Pelecanus erythrorhynchos

Common Names: American white pelican
Category: Birds
Sub-category: Pelicans

It has an overall length of about 50 to 67 inches, courtesy of the huge beak which measures 11.3 to 15.2 inches in males and 10.3 to 14.2 inches in females. It has a wingspan of about 95 to 120 inches. Body weight can range between 9.2 and 30 lbs. The plumage is almost entirely bright white, except the black primary and secondary remiges, which are hardly visible except in flight. From early spring until after breeding has finished in mid-late summer, the breast feathers have a yellowish hue. After moulting into the eclipse plumage, the upper head often has a grey hue, as blackish feathers grow between the small wispy white crest. The bill is long and flat, with a large throat sac, and in the breeding season vivid orange like the iris, the bare skin around the eye, and the feet. In the breeding season, there is a laterally flattened horn on the upper bill, about one-third the bill's length behind the tip. The horn is shed after the birds have mated and laid their eggs. Outside of the breeding season the bare parts become duller in color, with the naked facial skin yellow and the bill, pouch, and feet an orangy-flesh color. Apart from the difference in size, males and females look exactly alike. Immature birds have light grey plumage with darker brownish nape and remiges. Their bare parts are dull grey. Chicks are naked at first, then grow white down feathers all over, before moulting to the immature plumage.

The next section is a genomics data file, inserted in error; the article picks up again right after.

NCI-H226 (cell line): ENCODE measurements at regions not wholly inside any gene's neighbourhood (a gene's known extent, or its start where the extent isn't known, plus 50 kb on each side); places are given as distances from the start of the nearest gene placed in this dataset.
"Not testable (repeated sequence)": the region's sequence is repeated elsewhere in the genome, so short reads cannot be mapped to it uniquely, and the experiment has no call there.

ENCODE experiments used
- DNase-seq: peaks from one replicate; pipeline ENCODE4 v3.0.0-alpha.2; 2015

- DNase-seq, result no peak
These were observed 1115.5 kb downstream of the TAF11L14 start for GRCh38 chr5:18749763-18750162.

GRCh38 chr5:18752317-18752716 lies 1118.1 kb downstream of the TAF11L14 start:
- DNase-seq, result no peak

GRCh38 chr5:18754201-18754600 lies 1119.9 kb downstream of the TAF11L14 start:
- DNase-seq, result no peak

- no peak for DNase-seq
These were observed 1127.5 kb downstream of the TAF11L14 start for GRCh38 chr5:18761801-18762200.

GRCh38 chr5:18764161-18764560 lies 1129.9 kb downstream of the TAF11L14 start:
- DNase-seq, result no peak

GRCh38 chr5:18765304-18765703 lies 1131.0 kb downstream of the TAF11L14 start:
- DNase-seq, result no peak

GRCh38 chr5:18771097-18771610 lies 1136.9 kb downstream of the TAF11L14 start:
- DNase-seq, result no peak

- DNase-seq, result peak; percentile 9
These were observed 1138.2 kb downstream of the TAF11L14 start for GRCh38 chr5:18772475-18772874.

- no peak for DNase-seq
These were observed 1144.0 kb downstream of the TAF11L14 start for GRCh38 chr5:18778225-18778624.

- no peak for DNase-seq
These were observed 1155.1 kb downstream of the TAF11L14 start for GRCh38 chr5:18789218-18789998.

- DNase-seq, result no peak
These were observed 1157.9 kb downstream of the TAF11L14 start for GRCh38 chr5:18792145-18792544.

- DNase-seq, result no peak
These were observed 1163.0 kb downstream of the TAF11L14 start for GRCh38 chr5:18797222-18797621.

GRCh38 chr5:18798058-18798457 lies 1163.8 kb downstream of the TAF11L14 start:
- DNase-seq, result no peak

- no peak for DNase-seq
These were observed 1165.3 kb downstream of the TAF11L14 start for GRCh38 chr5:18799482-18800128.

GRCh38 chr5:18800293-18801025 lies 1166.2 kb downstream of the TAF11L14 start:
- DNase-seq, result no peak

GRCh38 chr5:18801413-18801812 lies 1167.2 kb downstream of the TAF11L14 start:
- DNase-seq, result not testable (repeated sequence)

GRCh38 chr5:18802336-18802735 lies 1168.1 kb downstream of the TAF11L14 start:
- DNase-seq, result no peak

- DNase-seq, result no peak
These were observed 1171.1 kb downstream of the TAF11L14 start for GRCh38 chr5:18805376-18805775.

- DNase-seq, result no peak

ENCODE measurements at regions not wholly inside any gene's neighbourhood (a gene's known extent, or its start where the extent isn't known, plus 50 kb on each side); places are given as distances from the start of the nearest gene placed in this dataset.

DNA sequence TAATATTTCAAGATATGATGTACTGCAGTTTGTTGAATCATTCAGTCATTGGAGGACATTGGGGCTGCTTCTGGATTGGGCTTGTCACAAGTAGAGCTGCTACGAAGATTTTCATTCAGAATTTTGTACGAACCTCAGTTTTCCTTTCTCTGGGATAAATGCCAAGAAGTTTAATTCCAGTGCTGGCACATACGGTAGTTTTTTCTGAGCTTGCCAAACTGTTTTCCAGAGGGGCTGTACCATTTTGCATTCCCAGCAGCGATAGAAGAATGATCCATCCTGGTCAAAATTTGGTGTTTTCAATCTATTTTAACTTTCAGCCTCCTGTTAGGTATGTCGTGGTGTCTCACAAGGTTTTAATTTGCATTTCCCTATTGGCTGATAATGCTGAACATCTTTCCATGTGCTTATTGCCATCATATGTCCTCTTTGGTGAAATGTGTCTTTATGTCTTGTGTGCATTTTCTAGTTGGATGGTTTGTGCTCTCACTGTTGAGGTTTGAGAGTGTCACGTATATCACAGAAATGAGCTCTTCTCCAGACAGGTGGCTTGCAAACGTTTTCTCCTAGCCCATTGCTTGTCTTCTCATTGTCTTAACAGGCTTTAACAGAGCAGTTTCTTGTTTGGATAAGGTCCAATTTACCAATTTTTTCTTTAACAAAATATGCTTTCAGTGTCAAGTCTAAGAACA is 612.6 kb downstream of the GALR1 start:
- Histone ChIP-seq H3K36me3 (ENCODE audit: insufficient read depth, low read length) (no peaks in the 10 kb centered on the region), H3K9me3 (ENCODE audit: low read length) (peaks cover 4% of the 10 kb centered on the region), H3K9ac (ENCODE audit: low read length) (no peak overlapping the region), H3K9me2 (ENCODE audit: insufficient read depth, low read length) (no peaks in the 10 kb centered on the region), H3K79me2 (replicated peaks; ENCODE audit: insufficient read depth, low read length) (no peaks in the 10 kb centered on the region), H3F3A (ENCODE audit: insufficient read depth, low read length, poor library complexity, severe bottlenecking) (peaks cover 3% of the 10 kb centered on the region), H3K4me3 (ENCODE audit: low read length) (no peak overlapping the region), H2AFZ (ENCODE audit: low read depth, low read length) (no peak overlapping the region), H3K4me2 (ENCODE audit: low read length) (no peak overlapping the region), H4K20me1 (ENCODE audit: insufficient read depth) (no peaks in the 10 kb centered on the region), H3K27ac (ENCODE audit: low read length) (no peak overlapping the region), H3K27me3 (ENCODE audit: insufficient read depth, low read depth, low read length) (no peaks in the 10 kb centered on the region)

Nests in colonies of several hundred pairs on islands in remote brackish and freshwater lakes of inland North America.

Edible Notes: No available information on edibility.
Warnings: Not known to be dangerous.
Sightings